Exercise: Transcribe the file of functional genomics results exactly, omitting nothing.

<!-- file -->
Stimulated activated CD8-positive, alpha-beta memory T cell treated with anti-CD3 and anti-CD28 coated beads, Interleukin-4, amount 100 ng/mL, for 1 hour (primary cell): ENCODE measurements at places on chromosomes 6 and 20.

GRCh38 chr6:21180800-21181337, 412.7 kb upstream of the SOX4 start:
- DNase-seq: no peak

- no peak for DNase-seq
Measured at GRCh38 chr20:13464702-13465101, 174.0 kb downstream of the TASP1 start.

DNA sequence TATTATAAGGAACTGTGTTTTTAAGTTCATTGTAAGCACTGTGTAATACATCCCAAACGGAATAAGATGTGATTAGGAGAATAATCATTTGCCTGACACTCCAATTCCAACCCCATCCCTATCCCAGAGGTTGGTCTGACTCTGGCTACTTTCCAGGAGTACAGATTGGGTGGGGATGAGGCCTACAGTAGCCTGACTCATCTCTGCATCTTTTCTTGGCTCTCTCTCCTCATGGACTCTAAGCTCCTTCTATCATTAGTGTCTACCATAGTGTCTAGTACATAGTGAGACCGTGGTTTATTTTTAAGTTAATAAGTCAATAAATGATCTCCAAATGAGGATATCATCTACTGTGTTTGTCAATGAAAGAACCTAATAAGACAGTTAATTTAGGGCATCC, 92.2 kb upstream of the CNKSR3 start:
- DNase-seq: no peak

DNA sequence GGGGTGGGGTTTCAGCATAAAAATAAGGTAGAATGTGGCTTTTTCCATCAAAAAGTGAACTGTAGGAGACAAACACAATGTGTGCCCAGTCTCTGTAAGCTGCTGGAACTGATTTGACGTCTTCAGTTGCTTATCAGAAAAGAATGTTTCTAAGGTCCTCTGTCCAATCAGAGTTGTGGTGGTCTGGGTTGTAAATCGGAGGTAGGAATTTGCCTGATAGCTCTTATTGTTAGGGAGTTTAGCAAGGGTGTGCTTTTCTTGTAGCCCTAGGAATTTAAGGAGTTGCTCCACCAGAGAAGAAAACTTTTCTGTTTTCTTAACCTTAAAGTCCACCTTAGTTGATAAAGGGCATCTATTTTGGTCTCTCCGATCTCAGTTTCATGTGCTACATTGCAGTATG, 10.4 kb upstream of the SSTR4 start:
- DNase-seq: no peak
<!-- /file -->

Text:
Stimulated activated CD8-positive, alpha-beta memory T cell treated with anti-CD3 and anti-CD28 coated beads, Interleukin-4, amount 100 ng/mL, for 1 hour (primary cell): ENCODE measurements at places on chromosomes 6 and 20.

GRCh38 chr6:21180800-21181337, 412.7 kb upstream of the SOX4 start:
- DNase-seq: no peak

- no peak for DNase-seq
Measured at GRCh38 chr20:13464702-13465101, 174.0 kb downstream of the TASP1 start.

DNA sequence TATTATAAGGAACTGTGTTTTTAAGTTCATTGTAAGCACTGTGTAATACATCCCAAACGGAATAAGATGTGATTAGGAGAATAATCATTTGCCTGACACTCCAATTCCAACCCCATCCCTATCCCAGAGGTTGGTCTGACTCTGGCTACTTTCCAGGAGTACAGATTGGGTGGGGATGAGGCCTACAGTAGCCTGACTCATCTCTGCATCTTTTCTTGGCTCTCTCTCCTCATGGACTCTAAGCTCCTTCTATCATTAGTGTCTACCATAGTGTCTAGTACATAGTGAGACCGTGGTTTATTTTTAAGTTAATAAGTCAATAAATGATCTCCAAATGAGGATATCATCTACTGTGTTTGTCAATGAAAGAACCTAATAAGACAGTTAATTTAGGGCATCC, 92.2 kb upstream of the CNKSR3 start:
- DNase-seq: no peak

DNA sequence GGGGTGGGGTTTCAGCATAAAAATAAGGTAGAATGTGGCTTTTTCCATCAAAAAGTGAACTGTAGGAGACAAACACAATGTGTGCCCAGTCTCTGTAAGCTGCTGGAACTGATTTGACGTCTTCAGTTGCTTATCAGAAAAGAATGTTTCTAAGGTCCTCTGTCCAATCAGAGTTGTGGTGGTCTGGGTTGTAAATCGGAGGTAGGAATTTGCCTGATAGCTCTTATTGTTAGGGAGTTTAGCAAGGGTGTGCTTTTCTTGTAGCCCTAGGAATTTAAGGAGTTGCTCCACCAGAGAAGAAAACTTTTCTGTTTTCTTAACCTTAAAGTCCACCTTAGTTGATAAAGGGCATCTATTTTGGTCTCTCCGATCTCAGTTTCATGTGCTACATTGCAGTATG, 10.4 kb upstream of the SSTR4 start:
- DNase-seq: no peak